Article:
Autonomous Persona Management using 1E Tachyon’s PowerShell Toolkit

Published:23 February 2022 - 6 min. read

Grouping devices into different categories or sub-groups is a staple of endpoint management. Whether you’re tagging devices for a project pilot or giving them a persona classification, a good solution should allow you to do so programmatically.

Manual tagging or using a static list is counterproductive, and administrators always look for opportunities to automate tasks. Lucky for you, 1E’s PowerShell integration module called PSTachyonToolkit allows you to step it up.

This article explores how PSTachyonToolkit can help automate the dynamic creation of endpoints lists and apply persona tags to those devices based on specific criteria — all within PowerShell.

Determining the Tachyon Device Persona

In this use-case scenario, my goal is to apply different persona tags to devices in the Tachyon environment. Later on, I can use these personas to target corresponding endpoints for whatever Tachyon instruction I need to run.

My solution will determine each persona type by checking the number of distinct processes executed within a specific number of days on the device. The different personas in this example are as follows.

  • Knowledge Worker – devices that executed 1 to 3 distinct processes total.
  • Task Worker – devices that executed 4 to 8 distinct processes total.
  • Power User – devices that executed 9 or more distinct processes total.

Tachyon has a Tachyon Activity Record (TAR) feature, which keeps historical data of all endpoints. The data I need is already available, and I only need to perform the appropriate Tachyon query using the Invoke-TachyonDynamic cmdlet with the -Query parameter.

First, I’ll set the oldest activity date of the query.

## Import the PSTachyonToolkit module
Import-Module PSTachyonToolkit
## Connect to the Tachyon server
Set-TachyonServer' 1E01.corp.1EDemoLab.com'
## Set the licensed instruction prefix
Set-TachyonInstructionPrefix '1E-Demo'

## Define the past number of days to query
$numDays = 7
## Calculate the oldest activity date to query
$startDate = ((Get-Date).AddDays(-$numDays)).ToString('yyyy-MM-dd')

Next, I’ll create a splat to build the dynamic instruction. To better understand the code, here are the parameters I am using:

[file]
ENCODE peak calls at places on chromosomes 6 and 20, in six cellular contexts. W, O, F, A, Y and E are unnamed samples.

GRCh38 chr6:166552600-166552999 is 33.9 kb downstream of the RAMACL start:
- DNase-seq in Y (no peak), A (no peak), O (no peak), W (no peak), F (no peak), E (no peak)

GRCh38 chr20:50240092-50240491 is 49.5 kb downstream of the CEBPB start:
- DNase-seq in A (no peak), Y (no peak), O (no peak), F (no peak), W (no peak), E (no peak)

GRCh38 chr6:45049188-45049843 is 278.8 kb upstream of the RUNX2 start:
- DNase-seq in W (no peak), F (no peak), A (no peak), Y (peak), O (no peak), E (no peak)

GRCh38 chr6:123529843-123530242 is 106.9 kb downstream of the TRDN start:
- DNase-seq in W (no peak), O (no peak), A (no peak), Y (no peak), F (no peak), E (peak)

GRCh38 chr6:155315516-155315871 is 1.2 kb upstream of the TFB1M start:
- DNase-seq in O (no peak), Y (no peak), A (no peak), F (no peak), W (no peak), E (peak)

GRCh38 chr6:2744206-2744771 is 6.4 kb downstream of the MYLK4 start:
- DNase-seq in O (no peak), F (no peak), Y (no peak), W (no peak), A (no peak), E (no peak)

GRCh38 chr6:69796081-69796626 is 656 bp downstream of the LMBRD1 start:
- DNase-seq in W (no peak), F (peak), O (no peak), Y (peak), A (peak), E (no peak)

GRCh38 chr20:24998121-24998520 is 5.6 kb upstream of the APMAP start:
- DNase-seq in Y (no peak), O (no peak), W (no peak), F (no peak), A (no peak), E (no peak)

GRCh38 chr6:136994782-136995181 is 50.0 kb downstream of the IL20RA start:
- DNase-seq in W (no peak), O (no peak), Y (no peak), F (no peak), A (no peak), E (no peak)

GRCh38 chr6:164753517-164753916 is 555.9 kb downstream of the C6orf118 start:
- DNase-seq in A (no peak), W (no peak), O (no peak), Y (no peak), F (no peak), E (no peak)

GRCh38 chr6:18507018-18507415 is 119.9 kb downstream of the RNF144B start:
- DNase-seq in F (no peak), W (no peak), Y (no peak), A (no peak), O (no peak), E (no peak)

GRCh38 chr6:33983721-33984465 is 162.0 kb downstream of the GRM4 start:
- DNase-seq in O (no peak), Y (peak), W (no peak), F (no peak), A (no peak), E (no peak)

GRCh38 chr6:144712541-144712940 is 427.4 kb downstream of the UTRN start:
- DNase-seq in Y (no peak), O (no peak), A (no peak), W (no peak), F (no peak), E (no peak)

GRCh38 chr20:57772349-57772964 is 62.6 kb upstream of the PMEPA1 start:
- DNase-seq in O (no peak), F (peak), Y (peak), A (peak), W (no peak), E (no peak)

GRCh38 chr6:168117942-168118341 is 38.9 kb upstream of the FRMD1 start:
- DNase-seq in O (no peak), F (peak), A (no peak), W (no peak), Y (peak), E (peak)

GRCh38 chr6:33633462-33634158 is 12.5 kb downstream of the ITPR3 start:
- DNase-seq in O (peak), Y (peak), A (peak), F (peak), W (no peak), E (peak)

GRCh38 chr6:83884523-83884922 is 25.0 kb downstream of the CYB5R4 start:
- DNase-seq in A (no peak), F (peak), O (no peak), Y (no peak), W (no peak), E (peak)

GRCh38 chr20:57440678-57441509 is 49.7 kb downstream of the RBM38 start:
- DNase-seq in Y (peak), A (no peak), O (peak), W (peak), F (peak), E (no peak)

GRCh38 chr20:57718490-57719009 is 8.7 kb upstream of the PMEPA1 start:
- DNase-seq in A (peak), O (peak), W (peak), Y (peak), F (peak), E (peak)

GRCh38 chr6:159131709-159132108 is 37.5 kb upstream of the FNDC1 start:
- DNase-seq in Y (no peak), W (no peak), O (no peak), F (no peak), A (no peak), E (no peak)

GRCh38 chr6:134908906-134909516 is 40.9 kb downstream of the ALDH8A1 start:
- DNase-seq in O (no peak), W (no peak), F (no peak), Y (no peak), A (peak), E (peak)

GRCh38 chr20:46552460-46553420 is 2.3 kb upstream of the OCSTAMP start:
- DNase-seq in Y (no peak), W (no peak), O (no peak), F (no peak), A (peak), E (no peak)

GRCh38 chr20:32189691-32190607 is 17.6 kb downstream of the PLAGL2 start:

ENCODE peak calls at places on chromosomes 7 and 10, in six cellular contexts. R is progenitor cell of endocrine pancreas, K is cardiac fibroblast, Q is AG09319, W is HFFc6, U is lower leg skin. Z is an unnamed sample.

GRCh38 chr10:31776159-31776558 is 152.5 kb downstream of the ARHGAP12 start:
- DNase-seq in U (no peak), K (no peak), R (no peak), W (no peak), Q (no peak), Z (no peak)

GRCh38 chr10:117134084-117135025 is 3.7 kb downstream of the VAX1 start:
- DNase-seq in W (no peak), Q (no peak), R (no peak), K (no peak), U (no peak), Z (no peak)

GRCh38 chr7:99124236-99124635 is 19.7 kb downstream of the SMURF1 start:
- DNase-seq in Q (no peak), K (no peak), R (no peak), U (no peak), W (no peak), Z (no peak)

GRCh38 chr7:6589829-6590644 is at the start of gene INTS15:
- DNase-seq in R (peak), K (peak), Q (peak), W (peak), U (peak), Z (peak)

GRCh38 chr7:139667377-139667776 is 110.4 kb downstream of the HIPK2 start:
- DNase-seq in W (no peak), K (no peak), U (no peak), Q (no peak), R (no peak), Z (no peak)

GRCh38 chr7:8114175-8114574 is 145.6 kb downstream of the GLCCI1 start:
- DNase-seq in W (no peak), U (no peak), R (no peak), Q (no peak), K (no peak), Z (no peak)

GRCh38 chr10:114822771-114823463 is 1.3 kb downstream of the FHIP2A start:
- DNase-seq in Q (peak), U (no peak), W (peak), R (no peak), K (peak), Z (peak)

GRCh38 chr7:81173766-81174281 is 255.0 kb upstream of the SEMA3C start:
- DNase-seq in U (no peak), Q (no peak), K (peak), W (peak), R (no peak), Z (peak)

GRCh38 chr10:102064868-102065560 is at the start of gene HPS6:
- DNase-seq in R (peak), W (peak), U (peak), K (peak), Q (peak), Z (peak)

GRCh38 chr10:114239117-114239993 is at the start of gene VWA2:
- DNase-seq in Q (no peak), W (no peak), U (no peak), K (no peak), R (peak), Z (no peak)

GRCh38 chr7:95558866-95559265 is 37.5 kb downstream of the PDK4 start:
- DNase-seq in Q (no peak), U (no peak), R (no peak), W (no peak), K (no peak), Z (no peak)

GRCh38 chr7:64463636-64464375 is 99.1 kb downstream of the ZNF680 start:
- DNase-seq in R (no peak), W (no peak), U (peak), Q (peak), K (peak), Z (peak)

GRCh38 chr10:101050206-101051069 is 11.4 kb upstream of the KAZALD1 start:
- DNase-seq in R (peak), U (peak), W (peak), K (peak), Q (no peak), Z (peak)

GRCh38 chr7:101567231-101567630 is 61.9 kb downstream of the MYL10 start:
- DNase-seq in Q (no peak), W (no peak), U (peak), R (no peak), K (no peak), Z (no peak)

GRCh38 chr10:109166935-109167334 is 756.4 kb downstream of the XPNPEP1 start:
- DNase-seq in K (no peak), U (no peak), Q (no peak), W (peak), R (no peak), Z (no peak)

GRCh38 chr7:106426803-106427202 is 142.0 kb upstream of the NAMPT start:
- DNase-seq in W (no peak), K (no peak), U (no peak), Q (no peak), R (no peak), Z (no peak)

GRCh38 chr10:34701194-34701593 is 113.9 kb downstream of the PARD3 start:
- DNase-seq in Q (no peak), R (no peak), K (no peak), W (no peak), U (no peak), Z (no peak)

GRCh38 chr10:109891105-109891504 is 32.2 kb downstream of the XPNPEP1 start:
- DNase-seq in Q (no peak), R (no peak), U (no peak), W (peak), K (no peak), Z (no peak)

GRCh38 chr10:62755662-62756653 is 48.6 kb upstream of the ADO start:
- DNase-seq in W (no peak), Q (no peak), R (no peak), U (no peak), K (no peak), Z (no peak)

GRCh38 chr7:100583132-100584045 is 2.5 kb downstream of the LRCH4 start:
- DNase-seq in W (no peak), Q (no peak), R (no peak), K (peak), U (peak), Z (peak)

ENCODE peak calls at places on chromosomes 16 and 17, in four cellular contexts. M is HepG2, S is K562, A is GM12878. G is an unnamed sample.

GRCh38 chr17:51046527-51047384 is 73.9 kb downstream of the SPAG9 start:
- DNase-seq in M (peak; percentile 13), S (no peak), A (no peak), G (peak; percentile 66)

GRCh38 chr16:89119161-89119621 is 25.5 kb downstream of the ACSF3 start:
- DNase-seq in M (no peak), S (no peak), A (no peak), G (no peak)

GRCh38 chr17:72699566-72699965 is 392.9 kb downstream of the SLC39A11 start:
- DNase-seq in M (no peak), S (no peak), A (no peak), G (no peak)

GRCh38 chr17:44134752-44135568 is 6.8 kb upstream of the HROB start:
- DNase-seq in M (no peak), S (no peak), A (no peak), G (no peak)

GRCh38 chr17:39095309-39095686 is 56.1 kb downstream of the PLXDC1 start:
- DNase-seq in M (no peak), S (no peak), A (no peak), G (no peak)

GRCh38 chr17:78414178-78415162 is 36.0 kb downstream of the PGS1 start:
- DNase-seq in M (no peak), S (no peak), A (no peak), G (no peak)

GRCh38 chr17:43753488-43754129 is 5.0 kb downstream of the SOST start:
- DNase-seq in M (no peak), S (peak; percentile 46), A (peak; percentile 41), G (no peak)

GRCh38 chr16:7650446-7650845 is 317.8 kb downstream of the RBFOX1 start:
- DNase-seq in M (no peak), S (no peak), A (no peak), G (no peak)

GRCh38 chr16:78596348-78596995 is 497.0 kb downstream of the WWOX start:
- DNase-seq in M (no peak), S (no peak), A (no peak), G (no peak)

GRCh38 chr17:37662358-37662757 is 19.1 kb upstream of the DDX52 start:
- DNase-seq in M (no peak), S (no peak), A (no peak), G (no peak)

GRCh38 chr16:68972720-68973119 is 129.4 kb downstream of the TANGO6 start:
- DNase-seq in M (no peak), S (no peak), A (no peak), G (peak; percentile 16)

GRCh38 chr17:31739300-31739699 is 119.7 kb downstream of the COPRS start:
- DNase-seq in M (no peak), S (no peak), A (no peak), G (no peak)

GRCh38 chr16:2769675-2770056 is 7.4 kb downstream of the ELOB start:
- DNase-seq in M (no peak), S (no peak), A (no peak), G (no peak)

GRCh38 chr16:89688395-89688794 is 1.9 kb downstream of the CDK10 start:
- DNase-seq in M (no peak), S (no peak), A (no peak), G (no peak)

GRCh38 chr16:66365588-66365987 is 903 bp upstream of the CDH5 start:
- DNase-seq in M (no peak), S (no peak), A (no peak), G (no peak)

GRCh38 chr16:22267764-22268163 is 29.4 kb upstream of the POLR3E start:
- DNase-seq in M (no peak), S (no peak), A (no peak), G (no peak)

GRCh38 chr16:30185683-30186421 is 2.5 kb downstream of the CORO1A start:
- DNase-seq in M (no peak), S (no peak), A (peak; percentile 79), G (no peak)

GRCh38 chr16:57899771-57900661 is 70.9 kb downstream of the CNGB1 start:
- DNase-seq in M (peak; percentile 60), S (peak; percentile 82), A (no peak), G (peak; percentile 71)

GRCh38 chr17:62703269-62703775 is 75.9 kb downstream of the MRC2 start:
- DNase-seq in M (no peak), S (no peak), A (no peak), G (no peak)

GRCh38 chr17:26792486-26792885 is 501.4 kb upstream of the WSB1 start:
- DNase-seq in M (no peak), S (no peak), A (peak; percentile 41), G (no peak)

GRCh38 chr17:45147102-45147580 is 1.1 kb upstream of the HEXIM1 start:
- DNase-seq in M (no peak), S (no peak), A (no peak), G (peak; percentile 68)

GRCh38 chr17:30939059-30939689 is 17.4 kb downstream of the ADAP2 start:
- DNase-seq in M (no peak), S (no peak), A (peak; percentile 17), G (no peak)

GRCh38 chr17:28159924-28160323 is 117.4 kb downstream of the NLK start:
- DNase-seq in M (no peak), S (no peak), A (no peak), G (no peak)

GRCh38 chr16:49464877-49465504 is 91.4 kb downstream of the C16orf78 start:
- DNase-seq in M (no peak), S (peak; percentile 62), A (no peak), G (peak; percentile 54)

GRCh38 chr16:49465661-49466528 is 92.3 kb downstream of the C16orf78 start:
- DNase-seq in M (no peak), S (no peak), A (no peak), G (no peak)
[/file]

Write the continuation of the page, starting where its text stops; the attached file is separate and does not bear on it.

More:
• TargetScope – This parameter accepts the filter expression to specify which endpoint devices will be the target. The targets for this example are Windows devices only ("ostype=Windows").
  • Query – This parameter accepts the SQL-based query string. This example counts the total ProcessName rows from the $SoftwareInteraction_Daily table.
  • Schema – Overrides the default output schema. The custom schema in this example only returns the ProcessCount field value as an integer (int32) data type.
## Build the dynamic instruction
$dynamicSplat = @{
    # Target only Windows devices
    TargetScope = "ostype=Windows"
    # Count process names SoftwareInteraction_Daily table that from the last $numDays
    Query = "SELECT Count(ProcessName) AS ProcessCount FROM `$SoftwareInteraction_Daily WHERE DATETIME(TS, 'unixepoch') >= '$($startDate)'"
    # Override the schema and return only the ProcessCount field as an integer
    Schema = 'ProcessCount int32'
}
## Invoke the dynamic instruction
$result = Invoke-TachyonDynamic @dynamicSplat

As you can see below, running the activity query returned the results in a hashtable.

Getting distinct process count
Getting distinct process count

At this point, the result only shows the process count for each endpoint. Now would be the best time to insert additional properties to assign a persona to each device based on my defined persona table.

## Merge Fqdn and values and add the persona
$result.Keys |
ForEach-Object {
    $result[$_] | Add-Member -MemberType NoteProperty -Name Fqdn -Value $_ -Force
    $result[$_] | Add-Member -MemberType NoteProperty -Name Persona -Value $(
        if ($result[$_].ProcessCount -in 1..3) { 'Knowledge Worker' }
        if ($result[$_].ProcessCount -in 4..8) { 'Task Worker' }
        if ($result[$_].ProcessCount -ge 9) { 'Power User' }
    ) -Force
}
## Convert result from Hashtable to custom object and group by persona
$result = $result.Values.ToArray() | Sort-Object ProcessCount
$result

I have now converted the result to a custom object, clearly adding the Fqdn and Persona properties.

Converting the result and adding the Persona value
Converting the result and adding the Persona value

Removing Existing Device Persona Tags

Assuming that devices already have persona tags, I will first clear out any existing persona tags on every device. I can do that by running a dynamic Tachyon instruction that calls the Tagging.Delete() method.

The below code contains the instruction, which I saved as DeletePersona.scale.

/* Delete the 'Persona' device tag*/
@result = Tagging.Delete(Name: "Persona", Scopable: true);